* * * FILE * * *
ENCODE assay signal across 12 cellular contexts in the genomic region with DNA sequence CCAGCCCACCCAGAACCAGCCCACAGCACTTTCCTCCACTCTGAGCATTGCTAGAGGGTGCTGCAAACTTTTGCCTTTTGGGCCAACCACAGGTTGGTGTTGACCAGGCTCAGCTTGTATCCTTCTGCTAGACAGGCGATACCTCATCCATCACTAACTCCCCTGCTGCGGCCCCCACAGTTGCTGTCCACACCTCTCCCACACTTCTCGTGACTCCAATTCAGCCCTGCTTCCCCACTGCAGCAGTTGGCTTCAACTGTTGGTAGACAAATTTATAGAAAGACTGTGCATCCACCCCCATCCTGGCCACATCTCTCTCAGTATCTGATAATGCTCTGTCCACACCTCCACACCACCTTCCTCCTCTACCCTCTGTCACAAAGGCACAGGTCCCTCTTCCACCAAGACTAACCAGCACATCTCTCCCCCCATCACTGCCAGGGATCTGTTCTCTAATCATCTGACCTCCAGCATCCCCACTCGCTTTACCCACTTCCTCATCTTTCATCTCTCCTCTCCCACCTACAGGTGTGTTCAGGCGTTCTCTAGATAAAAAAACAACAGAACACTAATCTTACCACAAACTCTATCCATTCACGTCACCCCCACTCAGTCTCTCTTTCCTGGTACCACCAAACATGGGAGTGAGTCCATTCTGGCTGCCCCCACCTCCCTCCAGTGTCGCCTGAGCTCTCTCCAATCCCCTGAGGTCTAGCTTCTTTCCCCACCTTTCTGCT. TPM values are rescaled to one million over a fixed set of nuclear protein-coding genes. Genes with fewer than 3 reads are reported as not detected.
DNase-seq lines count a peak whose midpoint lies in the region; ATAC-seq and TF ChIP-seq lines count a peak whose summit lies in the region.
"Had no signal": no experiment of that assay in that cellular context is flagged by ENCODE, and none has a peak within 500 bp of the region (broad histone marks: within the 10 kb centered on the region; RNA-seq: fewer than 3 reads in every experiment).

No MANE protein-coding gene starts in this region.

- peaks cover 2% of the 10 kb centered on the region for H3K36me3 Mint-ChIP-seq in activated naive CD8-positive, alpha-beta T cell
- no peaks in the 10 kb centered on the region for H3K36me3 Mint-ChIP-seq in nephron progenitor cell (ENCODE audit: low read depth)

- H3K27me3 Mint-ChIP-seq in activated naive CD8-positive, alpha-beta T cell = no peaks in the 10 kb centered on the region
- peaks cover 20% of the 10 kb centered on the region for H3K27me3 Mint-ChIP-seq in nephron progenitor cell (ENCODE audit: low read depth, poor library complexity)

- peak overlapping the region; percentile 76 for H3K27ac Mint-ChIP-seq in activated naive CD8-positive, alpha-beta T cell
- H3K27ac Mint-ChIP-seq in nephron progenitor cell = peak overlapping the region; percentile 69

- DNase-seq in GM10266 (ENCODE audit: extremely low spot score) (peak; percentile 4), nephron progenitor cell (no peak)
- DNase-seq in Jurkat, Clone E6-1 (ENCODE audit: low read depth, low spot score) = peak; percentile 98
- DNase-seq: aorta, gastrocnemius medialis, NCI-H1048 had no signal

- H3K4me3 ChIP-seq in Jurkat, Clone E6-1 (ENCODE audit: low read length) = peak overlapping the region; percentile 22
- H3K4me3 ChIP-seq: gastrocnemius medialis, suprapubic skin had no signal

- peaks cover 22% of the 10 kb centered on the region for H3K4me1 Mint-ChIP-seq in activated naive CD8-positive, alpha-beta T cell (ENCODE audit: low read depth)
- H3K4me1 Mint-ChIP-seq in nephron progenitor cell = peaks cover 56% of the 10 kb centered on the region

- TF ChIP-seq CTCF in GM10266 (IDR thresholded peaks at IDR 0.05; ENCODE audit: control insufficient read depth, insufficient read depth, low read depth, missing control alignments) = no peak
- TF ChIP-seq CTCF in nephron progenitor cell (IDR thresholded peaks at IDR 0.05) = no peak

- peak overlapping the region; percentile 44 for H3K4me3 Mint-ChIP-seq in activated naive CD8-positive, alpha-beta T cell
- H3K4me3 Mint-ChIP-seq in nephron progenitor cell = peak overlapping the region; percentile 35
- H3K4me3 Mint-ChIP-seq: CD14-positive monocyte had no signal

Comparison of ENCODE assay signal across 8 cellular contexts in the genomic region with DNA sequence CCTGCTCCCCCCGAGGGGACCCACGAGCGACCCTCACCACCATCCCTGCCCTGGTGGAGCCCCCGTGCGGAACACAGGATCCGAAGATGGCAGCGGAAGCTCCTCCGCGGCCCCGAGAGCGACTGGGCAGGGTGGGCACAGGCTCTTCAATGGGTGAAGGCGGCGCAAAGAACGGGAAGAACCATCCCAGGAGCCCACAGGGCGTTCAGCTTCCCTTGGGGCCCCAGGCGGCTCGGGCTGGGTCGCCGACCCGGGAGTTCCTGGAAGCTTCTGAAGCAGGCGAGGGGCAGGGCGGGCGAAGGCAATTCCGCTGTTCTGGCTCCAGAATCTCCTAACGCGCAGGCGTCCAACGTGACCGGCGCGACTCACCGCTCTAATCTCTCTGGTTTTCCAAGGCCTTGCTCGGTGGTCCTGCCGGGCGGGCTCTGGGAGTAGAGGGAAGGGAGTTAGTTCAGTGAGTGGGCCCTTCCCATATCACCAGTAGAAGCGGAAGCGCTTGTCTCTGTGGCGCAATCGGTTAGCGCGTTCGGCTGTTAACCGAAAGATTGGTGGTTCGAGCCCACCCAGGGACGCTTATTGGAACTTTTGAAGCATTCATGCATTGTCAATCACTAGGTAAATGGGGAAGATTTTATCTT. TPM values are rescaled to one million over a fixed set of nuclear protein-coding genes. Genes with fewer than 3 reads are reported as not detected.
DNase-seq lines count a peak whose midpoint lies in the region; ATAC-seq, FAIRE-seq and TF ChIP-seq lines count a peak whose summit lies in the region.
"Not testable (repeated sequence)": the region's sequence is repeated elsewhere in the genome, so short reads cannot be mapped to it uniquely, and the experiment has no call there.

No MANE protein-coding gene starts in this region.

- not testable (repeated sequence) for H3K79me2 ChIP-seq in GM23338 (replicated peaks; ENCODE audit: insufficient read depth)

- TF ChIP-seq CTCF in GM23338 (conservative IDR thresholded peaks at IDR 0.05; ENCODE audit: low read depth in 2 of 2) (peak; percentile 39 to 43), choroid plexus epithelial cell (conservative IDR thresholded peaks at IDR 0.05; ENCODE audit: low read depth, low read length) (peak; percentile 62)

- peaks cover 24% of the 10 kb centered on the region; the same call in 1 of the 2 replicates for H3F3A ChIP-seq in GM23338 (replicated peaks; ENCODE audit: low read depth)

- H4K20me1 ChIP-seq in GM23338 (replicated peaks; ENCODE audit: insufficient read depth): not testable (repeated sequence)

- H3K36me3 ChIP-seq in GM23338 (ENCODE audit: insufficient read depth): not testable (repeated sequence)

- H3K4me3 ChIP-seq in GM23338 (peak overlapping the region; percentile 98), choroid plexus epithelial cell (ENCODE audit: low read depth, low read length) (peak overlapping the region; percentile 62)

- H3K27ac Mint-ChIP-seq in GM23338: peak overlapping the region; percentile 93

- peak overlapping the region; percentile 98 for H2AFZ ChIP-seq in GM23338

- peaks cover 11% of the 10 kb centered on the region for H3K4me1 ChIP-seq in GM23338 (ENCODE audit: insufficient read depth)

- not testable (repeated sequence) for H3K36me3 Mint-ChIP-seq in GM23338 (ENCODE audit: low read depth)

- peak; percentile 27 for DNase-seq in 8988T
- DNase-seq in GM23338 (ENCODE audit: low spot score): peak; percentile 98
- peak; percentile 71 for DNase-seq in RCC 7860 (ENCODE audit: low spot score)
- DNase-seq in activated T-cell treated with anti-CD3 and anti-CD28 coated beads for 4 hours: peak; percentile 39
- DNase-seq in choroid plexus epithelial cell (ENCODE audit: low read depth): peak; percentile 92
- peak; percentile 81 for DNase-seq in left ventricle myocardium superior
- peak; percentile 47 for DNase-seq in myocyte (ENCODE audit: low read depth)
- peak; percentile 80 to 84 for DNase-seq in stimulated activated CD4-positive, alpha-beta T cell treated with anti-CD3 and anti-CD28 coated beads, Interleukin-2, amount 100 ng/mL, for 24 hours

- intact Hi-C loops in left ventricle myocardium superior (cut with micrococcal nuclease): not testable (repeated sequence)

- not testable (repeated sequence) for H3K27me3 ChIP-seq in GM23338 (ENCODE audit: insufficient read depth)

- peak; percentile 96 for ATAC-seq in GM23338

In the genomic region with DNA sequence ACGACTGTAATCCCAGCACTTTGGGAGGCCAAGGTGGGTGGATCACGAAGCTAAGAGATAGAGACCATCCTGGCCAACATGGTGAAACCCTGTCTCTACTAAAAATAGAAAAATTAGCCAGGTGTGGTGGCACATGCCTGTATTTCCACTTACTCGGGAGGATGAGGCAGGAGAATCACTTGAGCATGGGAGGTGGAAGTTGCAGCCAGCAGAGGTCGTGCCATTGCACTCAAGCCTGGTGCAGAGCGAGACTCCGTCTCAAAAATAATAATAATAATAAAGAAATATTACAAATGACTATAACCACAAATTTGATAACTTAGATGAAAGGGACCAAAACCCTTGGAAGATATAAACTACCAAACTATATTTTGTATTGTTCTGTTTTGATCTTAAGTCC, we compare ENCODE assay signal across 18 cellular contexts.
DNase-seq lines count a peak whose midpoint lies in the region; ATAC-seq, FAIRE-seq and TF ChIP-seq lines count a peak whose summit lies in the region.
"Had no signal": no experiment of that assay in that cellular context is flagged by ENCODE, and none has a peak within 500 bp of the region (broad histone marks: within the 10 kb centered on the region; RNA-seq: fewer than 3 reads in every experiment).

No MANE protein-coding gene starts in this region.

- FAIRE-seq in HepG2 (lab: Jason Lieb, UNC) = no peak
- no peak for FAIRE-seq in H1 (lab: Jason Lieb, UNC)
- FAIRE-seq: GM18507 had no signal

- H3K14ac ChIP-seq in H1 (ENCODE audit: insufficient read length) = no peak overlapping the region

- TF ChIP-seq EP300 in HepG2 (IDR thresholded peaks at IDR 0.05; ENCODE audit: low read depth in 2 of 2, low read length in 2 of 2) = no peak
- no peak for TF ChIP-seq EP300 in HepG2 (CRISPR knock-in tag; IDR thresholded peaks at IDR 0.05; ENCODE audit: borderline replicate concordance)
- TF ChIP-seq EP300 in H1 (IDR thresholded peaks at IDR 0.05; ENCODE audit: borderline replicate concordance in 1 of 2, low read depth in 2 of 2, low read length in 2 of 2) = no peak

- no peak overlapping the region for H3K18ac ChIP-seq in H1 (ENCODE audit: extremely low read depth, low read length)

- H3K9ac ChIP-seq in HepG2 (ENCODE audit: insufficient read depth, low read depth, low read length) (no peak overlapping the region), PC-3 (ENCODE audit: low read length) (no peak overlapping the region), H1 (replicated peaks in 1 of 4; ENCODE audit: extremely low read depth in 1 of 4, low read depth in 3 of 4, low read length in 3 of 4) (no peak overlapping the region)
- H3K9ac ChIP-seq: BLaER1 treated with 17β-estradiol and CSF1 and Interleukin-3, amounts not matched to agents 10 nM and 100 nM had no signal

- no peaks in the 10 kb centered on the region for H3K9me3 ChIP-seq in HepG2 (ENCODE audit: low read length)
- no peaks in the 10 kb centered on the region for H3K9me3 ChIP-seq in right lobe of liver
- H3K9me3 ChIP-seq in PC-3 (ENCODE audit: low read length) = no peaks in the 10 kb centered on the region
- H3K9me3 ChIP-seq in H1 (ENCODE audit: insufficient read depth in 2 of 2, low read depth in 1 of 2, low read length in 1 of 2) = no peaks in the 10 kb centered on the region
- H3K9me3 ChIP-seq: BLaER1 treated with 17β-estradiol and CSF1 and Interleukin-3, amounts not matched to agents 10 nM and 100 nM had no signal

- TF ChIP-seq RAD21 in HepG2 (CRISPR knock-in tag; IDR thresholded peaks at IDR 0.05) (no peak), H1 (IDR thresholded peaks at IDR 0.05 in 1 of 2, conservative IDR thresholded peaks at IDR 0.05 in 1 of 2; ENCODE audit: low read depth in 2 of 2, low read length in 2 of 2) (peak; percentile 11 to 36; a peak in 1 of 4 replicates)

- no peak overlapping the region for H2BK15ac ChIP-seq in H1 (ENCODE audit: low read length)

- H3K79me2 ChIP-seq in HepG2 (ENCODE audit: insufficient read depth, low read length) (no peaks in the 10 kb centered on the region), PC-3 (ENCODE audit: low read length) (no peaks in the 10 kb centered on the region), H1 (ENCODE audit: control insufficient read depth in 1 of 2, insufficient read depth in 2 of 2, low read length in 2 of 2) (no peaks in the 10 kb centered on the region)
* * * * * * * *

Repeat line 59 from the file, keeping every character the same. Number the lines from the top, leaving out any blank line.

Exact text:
- no peak overlapping the region for H3K18ac ChIP-seq in H1 (ENCODE audit: extremely low read depth, low read length)